If harnessed at a much greater potential than it is now, sunlight might not only become the primary source of energy on the planet, but the cheapest too. In one hour the sun sprays our planet with enough energy to power all the electrical needs of the word for an entire YEAR. Now that's something to think about, and luckily scientists around the world have studied this prospect to find a solution, other than the current counter-efficient photo-voltaic cells that power solar panels. This past week alone, two independent studies published almost concomitently come up as breakthroughs for the ultimate development of cost-effective and productive sun harnessing technology.
You might remember Daniel Nocera, an MIT professor of Chemistry, and his artificial leaf setup featured on ZME Science a few months back. Now, Nocera has officially presented his work to rest of the scientific community, after his paper was published in the journal Science. Basically, the chemist's device splits water into molecular hydrogen (H2) and oxygen (O2), somewhat similar to the way plants carry out the first step in photosynthesis. These components can then be stored and used as fuels.
Other research in the past rendered similar results to that of professor Nocera, however the conditions and equipement required to produced the same effects were way more cost detriment. However, Nocera’s group managed to get artificial photosynthesis to work using benign conditions and cheap, abundant materials as catalysts. Specifically, the setup was comprised of a simple, commercially available triple-junction solar cell, connected with two catalysts: cobalt-borate for splitting the water molecule and a nickel-molybdenum-zinc alloy to form the hydrogen gas.
The researchers say they haven't fixed a release date or even size for the final product, which scientists claim will be capable of powering a small home without a problem. The artificial leaf system will also have wireless capabilities, which is actually the most enticing part of this particular research.
"Because there are no wires, we are not limited by the size that the light-absorbing material has to be," says Steven Reece, a research scientist with Sun Catalytix (a company cofounded by Nocera) who worked on the discovery. "We can operate on the micro- or even nanoscale…so you can imagine micro- or nanoparticles, similar to the cells we’ve worked with here, dispersed in a solution."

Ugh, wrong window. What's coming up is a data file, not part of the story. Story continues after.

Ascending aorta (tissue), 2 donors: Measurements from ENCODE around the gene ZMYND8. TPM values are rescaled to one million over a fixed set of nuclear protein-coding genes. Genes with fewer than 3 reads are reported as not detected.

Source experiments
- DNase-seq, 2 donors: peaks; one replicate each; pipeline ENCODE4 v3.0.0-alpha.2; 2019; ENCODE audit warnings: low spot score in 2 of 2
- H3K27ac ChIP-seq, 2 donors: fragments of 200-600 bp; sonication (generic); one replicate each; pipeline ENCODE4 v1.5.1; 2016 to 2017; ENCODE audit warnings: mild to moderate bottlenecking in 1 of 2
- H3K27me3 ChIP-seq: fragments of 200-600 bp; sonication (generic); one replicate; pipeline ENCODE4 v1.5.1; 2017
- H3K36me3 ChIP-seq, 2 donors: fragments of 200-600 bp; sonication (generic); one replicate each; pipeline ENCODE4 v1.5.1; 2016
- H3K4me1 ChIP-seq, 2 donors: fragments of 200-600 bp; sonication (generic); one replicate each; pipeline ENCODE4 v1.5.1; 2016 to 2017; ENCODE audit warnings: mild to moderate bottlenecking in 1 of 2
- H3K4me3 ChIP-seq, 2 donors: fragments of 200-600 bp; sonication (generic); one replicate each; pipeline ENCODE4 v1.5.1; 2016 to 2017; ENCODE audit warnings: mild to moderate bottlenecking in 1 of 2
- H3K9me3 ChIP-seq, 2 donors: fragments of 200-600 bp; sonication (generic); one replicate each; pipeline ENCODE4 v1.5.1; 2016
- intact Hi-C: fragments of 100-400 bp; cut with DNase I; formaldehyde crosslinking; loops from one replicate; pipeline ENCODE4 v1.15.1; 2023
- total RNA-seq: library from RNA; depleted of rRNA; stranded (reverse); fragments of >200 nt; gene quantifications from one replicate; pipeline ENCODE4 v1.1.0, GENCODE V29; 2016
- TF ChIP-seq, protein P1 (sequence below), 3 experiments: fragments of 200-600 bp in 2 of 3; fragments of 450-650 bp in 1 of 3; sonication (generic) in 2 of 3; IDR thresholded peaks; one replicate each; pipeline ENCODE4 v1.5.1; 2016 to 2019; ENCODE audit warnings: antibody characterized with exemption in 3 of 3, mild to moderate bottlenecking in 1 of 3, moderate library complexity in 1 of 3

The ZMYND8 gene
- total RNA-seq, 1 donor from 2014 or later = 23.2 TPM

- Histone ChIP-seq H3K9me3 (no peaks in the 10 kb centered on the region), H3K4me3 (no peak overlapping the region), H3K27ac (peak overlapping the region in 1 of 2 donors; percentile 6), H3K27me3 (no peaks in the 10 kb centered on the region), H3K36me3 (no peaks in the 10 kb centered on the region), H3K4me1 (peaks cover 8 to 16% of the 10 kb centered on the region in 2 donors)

Researchers believe such devices could help provide power in poor areas that lack consistent sources of electricity.
"As the inputs are light and water, and the output is fuel, one can certainly see the applicability of something like that to the developing world," says Thomas Jarvi, chief technology officer at Sun Catalytix.
The second study, published concomitently with the hydrogen fuel artificial leaf producer, involves a different take on harnessing photosynthesis, namely recycling CO2. In the natural world, the sun’s energy extracts electrons from a water molecule, which then reduce CO2 into fuel (in plants, the fuel takes the form of carbohydrates).
In the report, published by a team led by chemists Richard Masel of Dioxide Materials in Champaign, Illinois, and Paul Kenis of the University of Illinois Urbana-Champaign, the researchers show how they've managed to come up with a more energy efficent solution to turning CO2 into CO. Converting CO2 to CO has always required applying large electrical voltages to CO2 to make the change. These large eletrical voltages actually translate into high loss of energy, which would've never compensate in carbohydrate fuel.
However, the researchers have managed to make the process extremely cost-effective, now, by using ionic liquid in their setup, a novel component to use as a solvent in junction with CO2 - one that is 10 times more energy efficient.
Remarkably, study leader Masel claims the photosinthetic setup might provide the necessary background for an upgrade capable of turning CO2 into "syngas"—a mixture used in the petrochemical industry to make gasoline and other fuels.
The experiment "shows that one can make syngas efficiently from any source of electricity," Masel says. However, large-scale versions of the device probably won’t be demonstrated until 2018. "Presently we have demonstrated the process on the 1-centimeter-squared scale. We need to go to the million cm2 to make significant amounts of gasoline.